I don't believe there's a sound technical reason why they couldn't have made it possible to start a Thread again; it's just a simple model that works well in practice. The Thread class is implemented mostly in native methods; on modern JVMs these are implemented by calling out to the native platform's thread library.
Juggy, your "firm belief" does not reflect reality. Yes, Java's designers probably could have designed Threads this way. But they didn't. If you call start() a second time, you will get an IllegalThreadStateException. A dead thread does not have the same state as a new thread.
Now I'm just guessing, but I think the reason for this might be that they wanted to make it easier for the thread scheduler to immediately free up some of the thread resources as soon as a thread terminates. I'm not talking about the Thread object, which will exist on the heap for as long as there's a reachable reference in memory somewhere. But there should be additional resources which are accessible only in native code, and for efficient thread scheduling these should probably be freed as soon as possible, without necessarily waiting for garbage collection.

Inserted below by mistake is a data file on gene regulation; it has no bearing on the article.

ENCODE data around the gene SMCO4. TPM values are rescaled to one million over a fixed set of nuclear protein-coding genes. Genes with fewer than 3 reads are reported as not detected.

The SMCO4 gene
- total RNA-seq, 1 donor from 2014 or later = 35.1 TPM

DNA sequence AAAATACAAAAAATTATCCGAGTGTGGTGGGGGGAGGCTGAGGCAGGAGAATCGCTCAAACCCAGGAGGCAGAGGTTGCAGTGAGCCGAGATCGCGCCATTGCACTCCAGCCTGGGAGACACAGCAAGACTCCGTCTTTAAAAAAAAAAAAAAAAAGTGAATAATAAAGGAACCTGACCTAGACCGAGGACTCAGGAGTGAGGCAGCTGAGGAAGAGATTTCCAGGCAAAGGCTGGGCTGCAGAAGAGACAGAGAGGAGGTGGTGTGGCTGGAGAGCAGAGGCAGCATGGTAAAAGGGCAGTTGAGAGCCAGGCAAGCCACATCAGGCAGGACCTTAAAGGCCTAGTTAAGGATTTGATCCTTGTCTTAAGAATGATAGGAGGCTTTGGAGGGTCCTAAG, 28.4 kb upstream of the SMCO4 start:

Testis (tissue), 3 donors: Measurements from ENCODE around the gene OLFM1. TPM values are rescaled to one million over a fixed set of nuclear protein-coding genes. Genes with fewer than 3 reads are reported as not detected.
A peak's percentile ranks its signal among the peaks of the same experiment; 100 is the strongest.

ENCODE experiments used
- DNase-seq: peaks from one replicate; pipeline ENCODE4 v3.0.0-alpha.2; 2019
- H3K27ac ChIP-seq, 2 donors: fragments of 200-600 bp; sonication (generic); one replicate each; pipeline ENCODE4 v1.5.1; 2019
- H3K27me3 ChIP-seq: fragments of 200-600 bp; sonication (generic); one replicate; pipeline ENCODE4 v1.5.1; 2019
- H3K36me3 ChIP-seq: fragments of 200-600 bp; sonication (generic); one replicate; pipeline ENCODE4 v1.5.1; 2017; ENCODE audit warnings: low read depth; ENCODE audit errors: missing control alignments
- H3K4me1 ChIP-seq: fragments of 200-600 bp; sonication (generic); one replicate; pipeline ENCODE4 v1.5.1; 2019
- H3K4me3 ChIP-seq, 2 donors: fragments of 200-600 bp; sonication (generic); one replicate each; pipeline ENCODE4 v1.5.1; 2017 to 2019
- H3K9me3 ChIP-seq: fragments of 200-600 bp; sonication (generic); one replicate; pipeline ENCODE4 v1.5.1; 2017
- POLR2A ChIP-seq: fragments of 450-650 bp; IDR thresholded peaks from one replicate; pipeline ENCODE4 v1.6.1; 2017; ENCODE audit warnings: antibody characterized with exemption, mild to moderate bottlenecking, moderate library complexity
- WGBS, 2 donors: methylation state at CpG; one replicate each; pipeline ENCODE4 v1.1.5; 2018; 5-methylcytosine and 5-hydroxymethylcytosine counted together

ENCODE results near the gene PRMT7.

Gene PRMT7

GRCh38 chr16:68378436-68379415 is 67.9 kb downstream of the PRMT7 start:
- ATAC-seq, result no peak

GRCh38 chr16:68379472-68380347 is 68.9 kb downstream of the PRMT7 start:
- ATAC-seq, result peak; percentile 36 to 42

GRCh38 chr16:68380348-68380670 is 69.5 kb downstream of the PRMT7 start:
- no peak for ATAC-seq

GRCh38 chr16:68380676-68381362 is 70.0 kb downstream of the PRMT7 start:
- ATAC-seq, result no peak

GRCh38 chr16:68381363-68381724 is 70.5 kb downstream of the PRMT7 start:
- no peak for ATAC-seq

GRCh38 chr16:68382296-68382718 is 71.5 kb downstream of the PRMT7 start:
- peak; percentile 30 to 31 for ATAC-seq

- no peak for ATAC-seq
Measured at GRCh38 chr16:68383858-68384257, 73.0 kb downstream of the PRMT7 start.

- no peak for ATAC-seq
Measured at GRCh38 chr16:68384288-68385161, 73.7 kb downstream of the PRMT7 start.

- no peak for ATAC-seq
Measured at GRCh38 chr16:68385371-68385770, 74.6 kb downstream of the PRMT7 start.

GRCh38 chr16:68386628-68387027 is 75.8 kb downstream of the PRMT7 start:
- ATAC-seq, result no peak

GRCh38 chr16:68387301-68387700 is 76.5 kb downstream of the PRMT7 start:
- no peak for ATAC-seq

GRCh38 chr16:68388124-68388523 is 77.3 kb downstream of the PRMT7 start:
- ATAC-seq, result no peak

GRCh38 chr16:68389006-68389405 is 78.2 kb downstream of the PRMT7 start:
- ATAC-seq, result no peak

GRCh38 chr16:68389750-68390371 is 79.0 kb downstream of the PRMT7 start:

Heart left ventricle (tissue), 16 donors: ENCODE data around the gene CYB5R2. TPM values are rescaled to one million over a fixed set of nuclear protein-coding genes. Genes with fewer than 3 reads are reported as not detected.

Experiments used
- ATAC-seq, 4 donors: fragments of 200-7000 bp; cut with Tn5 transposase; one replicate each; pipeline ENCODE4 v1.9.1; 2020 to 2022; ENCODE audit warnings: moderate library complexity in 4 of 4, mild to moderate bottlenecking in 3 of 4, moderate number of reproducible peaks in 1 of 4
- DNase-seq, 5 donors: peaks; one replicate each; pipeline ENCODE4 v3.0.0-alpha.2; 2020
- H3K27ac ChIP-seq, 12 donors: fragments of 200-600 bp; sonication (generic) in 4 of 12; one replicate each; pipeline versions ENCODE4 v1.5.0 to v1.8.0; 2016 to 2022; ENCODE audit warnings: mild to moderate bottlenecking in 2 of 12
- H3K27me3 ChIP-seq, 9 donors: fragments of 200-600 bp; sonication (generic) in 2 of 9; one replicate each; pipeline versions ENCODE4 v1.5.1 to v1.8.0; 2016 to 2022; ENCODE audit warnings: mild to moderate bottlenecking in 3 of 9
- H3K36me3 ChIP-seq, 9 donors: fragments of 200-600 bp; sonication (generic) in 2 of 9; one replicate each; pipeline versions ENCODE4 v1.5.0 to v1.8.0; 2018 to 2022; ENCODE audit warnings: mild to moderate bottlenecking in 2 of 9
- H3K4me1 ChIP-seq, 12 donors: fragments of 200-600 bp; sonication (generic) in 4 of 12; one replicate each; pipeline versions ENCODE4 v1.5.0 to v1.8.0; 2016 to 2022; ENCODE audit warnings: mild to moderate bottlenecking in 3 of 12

"I'm not back." - Bill Harding, Twister
Joined: Oct 30, 2001
Originally posted by Juggy obhi: I firmly believe that after a successful execution of run() the Thread instance comes back exactly where it started from...so i don't see any good reason why start() can't be called again.
I believe that there is rarely much to be gained by worrying about why Java does or doesn't have some or other feature. Occasionally, it will be enlightening, but in this case, and many others, it isn't.
They could have done it how you suggest, but they didn't. It's still possible to implement re-runnable tasks, using Runnable, so no important tools are being denied you.
Move on please, nothing to see here...
Joined: Jul 02, 2007
Jim,Peter,Thanks for clarifying my doubt...You are right that Dead Thread(on which you can't call start())is not exactly New Thread(on which you can call start()).
And your guess is respectable as well.
It's was a bit strange for me to encounter with an Object that allows you to call its member function for single time only. [ July 23, 2007: Message edited by: Juggy obhi ]